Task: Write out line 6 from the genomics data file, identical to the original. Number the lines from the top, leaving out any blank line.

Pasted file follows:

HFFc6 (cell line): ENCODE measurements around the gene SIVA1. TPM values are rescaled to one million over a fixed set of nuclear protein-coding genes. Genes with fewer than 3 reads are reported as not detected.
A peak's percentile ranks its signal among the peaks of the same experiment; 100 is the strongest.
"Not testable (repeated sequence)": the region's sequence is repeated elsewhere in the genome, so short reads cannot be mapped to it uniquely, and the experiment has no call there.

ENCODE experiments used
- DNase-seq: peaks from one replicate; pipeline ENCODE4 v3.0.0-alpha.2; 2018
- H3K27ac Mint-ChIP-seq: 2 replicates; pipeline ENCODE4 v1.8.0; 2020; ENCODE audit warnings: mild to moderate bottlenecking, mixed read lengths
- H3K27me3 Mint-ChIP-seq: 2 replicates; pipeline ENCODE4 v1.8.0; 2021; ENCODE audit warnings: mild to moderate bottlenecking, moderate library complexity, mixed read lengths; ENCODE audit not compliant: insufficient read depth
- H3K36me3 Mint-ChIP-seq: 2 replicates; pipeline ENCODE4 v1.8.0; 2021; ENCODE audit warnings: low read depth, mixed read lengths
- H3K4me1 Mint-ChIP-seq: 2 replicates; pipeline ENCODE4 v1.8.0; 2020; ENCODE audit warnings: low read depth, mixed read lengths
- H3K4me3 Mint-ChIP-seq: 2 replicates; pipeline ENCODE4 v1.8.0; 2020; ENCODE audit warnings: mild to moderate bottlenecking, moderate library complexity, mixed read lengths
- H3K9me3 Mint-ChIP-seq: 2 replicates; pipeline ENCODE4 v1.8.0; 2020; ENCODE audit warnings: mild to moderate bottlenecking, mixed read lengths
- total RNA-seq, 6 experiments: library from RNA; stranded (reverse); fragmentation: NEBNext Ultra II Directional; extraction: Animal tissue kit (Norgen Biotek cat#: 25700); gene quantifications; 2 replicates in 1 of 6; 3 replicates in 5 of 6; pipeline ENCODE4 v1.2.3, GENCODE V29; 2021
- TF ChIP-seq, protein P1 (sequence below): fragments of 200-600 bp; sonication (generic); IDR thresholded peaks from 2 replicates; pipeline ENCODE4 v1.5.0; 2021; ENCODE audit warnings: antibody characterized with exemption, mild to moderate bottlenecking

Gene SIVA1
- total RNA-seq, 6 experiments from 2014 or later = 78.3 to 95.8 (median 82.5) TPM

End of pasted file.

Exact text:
- H3K27ac Mint-ChIP-seq: 2 replicates; pipeline ENCODE4 v1.8.0; 2020; ENCODE audit warnings: mild to moderate bottlenecking, mixed read lengths